Ed Nimmervoll reviews the Melbourne concert
It happened! After a long hard dry spell in which the without-it promotors
used as little money or imagination in bringing out overseas acts, we saw
a whirlwind tour by three top British bands. It was a chance for a really
enjoyable night of music. And it was a chance to be up with "what's
happening" overseas. A chance, even, to see how good our own groups
have become in comparison.
I got to the festival hall in Melbourne just before the scheduled
starting time. There was the expected murmur of anticipation in the large
audience but I really would not have guessed that Pirana had already
made their appearance. By reports they played a fine set that included
the inevitable version of Santana's "Soul Sacrifice". In recent months
there's been a lot of talk about Pirana. I've seen them work. I watched
them help on Greg Quill's album. And I've heard their own album and single.
I've come to the conclusion that it would be hard to collect a better bunch
of musicians. They could match the very best from anywhere. But they
seem to have spend some time listening to the work of overseas groups
and instead of developing something of their own are currently very
imitative. Which is sad, considering the high standard of their
He's an incredible performer, obviously inspirational for the rest of the band who quite naturally copy small parts of his performance as they play. They stomp like him. The bass player did little runs to and from the amps. All this came to amazing physical climaxes during the odd instrumental break, where Paul might be on his bended knee with the mike stand over the other or high above his head or he might be strutting and prancing with the two guitarists moving to lesser extends with him.
That's the visual part of Free, the packaging. Contained therein is an interesting music style. Unfortunately a lot of the qualities of Paul's voice were lost, possibly because of the acoustics. The interest of free is in their economy. Theirs is not a music built from a layer of bass over drums over vocals over guitar. The seperate parts come in and out, whereever and whenever they're required. At one point I noticed just drums and vocals. This means that the seperate parts of Free have much more impact when they do come in. The don't have to solo for you to notice the seperate parts. But because they restrict themselves to the structures of their original songs, it isn't as easy to recognise their musical abilities. The drummer did a job instead of competing for a rating as a drummer.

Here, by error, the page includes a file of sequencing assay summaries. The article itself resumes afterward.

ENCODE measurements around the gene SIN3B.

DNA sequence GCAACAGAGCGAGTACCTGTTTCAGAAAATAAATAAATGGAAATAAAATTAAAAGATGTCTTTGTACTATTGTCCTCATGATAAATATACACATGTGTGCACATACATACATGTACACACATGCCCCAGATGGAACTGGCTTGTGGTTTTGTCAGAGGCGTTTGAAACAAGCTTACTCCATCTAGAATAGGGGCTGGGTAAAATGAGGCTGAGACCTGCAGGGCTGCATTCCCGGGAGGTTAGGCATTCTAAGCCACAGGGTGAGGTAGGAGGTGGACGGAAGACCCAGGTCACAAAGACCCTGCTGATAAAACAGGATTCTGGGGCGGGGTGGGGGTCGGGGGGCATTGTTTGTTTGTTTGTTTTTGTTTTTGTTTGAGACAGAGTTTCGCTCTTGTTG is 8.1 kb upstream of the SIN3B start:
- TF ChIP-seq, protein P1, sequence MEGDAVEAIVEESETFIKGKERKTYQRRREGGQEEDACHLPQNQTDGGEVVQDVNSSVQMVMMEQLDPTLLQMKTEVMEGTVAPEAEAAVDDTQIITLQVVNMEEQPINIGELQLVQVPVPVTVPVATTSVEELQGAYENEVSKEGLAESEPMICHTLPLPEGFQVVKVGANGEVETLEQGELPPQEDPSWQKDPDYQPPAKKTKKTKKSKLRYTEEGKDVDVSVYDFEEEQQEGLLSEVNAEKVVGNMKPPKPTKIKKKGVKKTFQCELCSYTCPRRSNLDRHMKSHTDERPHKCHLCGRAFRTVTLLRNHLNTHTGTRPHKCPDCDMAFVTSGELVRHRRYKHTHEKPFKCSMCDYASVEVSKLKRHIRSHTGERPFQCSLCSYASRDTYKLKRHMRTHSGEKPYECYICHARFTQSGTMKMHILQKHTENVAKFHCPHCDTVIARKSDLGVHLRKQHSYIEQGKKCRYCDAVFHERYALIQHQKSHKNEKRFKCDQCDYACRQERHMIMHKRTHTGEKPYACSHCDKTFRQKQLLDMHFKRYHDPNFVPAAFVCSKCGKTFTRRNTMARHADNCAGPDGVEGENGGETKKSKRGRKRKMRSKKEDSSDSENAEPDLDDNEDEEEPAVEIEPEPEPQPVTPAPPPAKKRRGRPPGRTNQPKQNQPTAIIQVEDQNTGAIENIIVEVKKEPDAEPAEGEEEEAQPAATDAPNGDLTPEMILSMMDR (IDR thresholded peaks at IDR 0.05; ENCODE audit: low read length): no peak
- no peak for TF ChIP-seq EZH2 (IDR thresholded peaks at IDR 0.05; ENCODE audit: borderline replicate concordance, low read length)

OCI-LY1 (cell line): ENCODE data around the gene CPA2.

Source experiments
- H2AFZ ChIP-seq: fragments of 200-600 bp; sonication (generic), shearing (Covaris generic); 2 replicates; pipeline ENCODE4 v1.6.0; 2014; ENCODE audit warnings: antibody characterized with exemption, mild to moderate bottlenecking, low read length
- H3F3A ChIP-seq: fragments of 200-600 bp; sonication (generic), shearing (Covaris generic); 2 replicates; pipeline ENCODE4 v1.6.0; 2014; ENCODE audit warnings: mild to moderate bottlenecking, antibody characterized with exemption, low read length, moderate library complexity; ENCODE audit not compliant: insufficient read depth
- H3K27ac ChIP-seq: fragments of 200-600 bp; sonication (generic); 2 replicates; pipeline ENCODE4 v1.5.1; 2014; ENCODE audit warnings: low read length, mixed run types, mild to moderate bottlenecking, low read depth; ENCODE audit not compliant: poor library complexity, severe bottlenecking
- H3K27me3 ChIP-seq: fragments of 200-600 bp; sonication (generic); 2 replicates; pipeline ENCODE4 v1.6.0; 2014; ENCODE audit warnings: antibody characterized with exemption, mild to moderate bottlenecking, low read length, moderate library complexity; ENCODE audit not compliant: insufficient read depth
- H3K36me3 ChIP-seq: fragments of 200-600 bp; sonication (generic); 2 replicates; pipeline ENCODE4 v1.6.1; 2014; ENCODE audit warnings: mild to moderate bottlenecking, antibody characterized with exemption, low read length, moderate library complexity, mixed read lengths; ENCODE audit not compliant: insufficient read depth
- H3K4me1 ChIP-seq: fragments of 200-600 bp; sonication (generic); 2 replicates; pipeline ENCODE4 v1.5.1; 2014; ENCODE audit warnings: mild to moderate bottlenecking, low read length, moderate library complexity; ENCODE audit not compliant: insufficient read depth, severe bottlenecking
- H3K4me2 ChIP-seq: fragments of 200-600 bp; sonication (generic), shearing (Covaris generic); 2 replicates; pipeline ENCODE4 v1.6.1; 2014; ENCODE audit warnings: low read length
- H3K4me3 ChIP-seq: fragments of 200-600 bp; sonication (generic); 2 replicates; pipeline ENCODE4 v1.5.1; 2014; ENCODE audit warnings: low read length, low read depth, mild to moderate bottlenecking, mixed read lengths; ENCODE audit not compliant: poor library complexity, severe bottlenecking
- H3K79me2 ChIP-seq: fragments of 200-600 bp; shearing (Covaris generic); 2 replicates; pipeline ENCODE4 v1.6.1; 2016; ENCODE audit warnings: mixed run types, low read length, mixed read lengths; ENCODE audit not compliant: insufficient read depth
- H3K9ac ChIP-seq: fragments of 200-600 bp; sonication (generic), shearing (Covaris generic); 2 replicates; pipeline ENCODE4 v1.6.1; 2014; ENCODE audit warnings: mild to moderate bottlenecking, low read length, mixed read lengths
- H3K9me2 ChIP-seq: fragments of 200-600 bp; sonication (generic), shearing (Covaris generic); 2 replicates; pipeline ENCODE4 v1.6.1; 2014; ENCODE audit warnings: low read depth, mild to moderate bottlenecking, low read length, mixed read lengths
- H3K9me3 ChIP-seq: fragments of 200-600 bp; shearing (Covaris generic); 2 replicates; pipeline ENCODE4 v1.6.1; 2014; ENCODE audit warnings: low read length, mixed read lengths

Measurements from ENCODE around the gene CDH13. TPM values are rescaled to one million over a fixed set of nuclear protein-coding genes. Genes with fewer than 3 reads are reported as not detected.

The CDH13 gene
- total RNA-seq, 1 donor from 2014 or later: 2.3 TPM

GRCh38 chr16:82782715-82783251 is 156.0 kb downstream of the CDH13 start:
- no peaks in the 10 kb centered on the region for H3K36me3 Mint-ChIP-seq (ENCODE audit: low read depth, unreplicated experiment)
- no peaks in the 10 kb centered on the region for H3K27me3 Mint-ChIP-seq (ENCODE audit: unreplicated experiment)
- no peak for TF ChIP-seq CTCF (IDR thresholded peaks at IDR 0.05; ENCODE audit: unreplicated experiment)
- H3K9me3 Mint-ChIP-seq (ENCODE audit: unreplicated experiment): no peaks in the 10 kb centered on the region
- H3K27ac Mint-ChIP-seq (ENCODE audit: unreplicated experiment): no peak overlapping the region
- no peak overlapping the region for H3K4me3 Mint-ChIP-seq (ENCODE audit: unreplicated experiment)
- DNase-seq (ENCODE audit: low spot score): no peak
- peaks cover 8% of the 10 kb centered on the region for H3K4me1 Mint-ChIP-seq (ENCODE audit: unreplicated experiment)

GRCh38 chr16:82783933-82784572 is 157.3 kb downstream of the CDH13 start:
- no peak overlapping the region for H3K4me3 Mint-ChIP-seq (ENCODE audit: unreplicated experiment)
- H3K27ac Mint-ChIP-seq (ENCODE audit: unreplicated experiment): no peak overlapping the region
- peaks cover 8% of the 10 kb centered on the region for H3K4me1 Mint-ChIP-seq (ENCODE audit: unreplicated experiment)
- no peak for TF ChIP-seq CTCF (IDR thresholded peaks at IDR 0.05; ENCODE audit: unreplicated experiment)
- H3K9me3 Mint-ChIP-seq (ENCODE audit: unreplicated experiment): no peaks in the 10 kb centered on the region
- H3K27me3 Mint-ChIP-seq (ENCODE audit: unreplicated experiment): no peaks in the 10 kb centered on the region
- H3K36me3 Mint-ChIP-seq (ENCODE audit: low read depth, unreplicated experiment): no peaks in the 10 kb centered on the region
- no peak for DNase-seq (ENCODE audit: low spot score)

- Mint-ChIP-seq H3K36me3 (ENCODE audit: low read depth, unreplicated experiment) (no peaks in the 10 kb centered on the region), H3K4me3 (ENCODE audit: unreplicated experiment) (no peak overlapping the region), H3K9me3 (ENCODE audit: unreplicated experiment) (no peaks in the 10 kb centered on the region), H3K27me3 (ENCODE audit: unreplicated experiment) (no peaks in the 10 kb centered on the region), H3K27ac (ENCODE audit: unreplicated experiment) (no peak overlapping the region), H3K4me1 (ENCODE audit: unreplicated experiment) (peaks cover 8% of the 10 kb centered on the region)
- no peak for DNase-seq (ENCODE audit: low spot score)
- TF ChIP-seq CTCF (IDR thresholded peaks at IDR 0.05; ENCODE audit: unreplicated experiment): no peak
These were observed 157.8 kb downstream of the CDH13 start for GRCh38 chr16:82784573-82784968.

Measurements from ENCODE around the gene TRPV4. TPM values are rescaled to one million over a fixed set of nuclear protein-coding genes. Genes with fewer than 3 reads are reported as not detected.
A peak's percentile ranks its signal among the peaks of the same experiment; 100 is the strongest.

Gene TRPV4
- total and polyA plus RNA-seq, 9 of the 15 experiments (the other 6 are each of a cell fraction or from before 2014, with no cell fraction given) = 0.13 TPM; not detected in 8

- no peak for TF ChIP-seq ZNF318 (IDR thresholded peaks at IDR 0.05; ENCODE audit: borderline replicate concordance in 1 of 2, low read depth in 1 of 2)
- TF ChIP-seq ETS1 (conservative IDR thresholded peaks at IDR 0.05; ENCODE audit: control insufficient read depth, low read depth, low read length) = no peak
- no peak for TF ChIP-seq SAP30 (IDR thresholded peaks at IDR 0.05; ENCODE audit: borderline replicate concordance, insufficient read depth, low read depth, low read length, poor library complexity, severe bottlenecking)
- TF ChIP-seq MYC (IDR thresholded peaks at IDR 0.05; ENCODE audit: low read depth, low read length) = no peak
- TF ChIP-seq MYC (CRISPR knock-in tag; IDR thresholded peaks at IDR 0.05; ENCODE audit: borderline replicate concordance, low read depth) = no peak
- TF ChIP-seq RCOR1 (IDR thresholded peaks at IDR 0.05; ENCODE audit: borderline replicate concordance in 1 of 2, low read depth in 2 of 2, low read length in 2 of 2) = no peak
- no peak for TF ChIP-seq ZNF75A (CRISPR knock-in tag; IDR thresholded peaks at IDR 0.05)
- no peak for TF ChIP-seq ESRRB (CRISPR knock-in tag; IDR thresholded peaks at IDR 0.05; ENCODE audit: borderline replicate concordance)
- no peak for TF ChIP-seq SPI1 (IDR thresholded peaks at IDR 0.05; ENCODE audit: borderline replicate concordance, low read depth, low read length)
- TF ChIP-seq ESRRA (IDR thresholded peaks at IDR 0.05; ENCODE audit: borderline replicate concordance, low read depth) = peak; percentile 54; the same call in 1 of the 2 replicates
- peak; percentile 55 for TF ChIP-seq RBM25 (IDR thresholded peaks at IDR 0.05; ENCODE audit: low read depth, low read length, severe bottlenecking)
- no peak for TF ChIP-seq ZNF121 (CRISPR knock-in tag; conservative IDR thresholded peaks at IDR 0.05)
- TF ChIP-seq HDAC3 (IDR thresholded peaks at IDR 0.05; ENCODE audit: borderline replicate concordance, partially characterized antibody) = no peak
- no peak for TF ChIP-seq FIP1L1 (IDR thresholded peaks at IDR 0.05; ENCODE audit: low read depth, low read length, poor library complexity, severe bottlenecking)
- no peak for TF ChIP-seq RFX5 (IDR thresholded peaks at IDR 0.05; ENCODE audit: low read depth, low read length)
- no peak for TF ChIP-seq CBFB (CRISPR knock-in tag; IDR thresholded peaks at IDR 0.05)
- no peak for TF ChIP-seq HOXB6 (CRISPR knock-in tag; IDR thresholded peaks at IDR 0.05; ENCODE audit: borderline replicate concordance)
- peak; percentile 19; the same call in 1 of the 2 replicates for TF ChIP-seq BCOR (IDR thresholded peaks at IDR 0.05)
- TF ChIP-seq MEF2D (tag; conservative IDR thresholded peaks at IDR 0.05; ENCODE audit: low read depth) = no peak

By the time they got to "All Right Now" the audience was well with Free. As an encore they came back with the one non-original "The Hunter" from their first album.
Manfred Mann came on after a short delay. Obviously both Free and
Manfred Mann had taken the trouble to tune their instruments beforehand.
Apparently in England and America there is very little of the on-stage
tuning up that we suffer continually here. Of course, it's understandable
in the case where a band is moving from spot to spot on the single
Deep Purple were very very disappointing. Individually they were
the best musicians we saw that night, but it very rarely came to
anything. Noise, distortions, aggressiveness in music is only relevant
if it means something within a piece of music. I got bored with the
persistent fierce screeching noises created by the guitarist as he
pawned and clawed and ripped at his guitar. Once he scraped the strings
against the top edge of the amp. All of it is good to watch IF it means
something in the music. It rarely did. But then he would play some nicely
controlled runs that proved he was capable of anything when it came to that
guitar. Towards the end of the night he played a short break in which
the guitar sounded like a violin. I watched to see what he was doing to
hold the notes like that but he didn't seem to be doing anything special
with the hands on the guitar. That's got me intrigued.
I think possibly we caught Deep Purple on a bad night. They were by accounts quite different on the bonus Sunday Night session.
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